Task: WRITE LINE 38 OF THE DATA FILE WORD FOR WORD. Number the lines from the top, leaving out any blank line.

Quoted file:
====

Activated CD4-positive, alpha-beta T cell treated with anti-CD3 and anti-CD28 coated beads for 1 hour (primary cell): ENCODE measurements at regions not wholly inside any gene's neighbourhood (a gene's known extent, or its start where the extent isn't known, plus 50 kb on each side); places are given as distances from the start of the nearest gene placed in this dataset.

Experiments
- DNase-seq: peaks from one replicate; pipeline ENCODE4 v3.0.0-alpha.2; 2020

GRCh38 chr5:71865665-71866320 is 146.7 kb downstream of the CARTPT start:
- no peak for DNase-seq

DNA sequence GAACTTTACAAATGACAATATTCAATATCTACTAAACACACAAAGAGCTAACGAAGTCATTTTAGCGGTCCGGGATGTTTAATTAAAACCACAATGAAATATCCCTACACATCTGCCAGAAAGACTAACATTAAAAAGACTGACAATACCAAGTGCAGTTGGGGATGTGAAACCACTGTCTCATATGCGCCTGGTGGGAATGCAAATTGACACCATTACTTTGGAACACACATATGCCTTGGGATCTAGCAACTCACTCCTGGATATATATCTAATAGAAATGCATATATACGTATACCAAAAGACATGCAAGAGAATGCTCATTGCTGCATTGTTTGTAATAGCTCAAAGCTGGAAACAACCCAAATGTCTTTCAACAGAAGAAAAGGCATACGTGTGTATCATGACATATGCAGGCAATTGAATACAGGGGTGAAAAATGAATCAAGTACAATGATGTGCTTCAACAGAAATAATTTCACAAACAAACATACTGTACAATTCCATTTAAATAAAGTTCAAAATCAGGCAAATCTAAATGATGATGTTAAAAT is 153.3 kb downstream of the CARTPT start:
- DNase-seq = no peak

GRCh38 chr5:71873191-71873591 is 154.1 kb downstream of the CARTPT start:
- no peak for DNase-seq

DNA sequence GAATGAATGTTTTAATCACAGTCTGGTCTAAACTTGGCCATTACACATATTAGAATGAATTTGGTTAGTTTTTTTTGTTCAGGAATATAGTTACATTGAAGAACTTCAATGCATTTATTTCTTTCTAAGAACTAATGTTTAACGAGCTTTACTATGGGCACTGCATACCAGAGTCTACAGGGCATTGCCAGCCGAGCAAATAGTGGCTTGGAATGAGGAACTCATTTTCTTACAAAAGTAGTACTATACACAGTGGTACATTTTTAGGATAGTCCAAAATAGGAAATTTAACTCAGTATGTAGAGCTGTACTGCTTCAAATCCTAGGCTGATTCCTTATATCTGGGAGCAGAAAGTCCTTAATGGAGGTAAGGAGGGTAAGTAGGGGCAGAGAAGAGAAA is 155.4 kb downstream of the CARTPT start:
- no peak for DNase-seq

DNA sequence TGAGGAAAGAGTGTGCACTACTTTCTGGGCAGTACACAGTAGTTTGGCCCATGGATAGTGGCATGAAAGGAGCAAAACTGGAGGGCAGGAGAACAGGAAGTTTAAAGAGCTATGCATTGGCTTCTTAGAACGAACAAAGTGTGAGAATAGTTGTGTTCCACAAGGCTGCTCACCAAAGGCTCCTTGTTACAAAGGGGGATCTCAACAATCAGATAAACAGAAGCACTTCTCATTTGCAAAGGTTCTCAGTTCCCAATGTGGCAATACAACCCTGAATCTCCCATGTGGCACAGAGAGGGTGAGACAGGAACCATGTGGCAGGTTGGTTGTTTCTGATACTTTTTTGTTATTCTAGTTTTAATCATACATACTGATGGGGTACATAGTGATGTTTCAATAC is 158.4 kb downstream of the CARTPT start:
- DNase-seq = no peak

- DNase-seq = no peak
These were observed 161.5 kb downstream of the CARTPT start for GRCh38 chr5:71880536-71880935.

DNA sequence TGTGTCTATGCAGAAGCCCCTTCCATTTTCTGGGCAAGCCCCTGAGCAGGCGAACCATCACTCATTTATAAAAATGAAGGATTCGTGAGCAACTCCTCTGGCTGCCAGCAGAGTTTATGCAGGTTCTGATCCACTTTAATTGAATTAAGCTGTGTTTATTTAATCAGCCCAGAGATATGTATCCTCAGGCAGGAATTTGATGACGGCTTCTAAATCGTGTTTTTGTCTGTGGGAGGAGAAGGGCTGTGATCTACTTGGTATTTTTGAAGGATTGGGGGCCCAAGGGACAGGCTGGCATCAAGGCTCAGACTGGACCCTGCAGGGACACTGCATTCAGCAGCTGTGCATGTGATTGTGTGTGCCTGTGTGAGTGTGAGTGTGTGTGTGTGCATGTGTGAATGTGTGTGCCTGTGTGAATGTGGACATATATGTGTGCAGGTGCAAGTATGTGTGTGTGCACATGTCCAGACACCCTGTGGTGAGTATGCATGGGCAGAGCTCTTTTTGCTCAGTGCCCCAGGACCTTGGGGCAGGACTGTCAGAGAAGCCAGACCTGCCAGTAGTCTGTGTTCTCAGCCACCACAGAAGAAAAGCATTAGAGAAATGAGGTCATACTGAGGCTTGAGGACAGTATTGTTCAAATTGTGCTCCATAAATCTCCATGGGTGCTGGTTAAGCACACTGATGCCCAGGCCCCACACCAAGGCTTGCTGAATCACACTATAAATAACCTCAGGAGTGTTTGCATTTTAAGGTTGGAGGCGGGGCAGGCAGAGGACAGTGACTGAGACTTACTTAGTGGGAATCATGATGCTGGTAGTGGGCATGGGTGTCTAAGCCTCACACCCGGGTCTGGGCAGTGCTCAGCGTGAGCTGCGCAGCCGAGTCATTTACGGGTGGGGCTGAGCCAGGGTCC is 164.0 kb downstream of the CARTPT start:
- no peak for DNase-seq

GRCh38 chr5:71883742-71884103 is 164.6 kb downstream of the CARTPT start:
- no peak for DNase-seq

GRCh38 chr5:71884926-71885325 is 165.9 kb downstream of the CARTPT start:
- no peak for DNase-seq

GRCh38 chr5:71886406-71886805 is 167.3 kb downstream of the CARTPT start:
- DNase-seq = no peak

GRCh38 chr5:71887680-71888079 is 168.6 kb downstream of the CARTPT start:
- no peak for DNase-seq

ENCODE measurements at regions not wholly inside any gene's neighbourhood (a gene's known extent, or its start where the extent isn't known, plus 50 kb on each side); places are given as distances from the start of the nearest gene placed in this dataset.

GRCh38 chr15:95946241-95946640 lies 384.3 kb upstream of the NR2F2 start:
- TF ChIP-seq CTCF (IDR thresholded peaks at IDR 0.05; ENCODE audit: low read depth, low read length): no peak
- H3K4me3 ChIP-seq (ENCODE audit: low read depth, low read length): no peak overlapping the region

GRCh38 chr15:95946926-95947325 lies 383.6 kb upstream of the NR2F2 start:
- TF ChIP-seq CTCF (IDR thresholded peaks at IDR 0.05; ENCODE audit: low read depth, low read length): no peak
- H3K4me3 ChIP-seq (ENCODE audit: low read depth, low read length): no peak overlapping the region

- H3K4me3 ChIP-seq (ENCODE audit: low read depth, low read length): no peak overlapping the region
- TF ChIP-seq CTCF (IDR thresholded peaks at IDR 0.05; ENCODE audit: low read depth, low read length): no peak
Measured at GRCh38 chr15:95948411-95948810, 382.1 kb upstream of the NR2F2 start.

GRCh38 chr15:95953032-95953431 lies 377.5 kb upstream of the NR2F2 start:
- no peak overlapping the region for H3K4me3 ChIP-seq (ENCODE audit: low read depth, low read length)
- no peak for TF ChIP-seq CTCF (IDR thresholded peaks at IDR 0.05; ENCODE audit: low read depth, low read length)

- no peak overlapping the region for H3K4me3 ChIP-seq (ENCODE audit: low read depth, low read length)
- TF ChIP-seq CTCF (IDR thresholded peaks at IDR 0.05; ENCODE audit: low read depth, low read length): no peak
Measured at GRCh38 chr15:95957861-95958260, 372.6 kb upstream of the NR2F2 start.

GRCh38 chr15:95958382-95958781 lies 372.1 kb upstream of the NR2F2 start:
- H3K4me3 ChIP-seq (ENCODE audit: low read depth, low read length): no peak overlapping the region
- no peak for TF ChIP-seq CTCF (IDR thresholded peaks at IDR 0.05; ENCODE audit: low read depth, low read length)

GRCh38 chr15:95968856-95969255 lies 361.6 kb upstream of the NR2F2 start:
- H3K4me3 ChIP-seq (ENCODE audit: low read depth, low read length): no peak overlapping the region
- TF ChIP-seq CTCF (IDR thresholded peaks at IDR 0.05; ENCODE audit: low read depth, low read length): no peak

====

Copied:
- no peak for TF ChIP-seq CTCF (IDR thresholded peaks at IDR 0.05; ENCODE audit: low read depth, low read length)